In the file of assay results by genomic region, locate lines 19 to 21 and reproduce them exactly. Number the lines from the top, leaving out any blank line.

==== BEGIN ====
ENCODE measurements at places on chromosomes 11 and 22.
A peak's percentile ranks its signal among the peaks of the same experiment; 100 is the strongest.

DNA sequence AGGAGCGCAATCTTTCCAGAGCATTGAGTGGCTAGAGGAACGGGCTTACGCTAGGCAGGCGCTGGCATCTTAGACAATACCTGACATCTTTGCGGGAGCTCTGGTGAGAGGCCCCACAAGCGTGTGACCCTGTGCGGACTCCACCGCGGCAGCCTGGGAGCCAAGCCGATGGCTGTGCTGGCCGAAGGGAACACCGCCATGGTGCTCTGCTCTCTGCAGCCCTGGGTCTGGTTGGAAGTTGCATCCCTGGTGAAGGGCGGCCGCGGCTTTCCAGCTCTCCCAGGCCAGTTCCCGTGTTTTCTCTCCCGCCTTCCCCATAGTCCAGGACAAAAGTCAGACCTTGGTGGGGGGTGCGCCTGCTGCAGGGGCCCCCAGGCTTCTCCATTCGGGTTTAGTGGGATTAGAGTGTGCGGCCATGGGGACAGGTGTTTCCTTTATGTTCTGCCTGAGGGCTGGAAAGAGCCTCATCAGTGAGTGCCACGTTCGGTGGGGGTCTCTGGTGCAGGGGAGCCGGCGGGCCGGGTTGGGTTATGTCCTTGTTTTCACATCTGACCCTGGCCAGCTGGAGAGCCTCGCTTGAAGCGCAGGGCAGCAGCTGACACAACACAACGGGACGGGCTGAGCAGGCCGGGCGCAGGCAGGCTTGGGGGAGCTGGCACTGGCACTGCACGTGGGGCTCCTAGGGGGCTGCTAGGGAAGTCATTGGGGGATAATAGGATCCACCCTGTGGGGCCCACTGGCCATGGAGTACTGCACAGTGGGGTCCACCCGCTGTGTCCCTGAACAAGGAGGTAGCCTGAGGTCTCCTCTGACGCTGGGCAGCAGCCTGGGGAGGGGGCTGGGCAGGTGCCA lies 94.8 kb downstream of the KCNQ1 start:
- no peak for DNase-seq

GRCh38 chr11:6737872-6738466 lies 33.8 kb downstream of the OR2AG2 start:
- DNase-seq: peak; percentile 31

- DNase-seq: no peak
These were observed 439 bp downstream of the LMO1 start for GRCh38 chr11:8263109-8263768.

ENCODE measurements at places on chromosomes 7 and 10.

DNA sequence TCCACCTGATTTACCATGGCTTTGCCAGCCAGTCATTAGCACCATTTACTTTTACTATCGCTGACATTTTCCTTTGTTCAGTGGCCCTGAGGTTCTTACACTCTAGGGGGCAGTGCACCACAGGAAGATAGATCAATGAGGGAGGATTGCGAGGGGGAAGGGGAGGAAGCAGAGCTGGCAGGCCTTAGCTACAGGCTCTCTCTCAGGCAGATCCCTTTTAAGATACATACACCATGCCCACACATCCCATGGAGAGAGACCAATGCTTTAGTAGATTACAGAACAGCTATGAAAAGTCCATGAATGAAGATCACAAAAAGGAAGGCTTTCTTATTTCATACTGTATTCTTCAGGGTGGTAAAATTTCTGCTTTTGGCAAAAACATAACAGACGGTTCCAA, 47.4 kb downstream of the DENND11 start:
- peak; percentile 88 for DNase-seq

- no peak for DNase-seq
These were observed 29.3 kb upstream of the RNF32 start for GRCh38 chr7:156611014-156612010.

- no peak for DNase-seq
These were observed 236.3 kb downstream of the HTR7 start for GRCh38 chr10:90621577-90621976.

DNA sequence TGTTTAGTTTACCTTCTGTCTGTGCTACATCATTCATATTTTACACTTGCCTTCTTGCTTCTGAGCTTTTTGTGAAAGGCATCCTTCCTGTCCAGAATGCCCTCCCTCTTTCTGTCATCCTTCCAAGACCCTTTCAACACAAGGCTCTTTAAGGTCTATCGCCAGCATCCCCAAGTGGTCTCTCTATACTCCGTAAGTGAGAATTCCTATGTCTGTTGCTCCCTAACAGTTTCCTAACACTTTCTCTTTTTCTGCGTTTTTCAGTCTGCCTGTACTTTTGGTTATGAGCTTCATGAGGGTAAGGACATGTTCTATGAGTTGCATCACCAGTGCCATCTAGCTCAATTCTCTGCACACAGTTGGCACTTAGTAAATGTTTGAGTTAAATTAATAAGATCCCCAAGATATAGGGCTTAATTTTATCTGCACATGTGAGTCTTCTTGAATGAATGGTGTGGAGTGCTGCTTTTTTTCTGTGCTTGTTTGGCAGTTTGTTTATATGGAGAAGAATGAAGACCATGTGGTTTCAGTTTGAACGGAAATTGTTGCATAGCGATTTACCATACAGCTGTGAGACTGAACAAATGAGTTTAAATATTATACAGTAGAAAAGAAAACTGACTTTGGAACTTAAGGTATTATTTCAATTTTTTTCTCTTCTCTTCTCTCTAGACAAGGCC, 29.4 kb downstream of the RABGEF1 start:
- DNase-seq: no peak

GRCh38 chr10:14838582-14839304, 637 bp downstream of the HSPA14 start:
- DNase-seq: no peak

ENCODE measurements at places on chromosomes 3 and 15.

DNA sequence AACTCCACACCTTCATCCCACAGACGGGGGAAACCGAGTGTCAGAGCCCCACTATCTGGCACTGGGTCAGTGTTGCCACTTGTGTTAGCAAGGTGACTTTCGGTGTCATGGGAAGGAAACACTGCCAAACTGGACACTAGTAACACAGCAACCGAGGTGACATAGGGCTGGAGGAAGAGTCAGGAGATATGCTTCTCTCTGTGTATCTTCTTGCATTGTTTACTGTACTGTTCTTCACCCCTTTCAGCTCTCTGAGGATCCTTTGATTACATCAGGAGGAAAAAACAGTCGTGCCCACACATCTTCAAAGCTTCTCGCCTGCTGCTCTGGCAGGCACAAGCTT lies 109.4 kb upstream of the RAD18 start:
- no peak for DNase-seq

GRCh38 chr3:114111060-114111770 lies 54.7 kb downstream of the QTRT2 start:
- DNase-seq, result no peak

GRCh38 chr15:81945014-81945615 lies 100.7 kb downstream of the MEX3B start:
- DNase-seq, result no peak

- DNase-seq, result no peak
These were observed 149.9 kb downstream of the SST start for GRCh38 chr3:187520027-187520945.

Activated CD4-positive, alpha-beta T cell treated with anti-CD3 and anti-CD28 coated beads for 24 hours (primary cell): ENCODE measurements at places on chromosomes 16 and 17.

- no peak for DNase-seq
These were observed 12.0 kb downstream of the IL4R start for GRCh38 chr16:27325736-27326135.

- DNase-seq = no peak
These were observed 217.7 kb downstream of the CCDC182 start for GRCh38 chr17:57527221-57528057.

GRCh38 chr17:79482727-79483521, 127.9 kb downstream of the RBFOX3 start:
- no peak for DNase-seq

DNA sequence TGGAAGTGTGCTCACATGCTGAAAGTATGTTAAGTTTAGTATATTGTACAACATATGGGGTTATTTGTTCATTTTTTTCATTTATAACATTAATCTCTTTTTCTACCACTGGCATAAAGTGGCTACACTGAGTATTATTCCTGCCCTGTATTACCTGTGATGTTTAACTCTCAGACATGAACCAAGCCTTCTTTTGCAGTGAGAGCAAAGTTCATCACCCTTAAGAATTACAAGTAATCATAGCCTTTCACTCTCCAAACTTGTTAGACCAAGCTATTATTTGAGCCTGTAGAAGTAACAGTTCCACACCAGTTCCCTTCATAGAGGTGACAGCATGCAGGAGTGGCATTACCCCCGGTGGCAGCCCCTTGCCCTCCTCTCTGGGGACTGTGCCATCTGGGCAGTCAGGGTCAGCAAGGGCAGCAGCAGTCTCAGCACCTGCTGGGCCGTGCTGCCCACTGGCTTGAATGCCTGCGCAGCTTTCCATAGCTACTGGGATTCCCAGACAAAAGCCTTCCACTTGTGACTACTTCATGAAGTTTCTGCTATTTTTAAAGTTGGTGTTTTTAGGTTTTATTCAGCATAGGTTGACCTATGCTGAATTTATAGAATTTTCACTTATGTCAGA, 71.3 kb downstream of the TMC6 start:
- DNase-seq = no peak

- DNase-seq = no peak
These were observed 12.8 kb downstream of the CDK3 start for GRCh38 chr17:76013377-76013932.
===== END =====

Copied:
- DNase-seq: no peak

ENCODE measurements at places on chromosomes 3 and 15.

DNA sequence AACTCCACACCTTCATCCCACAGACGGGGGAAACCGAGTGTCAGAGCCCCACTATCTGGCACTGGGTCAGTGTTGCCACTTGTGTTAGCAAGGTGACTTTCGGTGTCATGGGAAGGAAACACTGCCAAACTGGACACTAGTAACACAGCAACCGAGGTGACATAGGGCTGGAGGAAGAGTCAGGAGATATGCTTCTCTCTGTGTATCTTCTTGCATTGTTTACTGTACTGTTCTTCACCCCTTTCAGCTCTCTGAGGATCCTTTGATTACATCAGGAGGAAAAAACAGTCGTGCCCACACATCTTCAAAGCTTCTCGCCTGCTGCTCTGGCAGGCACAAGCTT lies 109.4 kb upstream of the RAD18 start: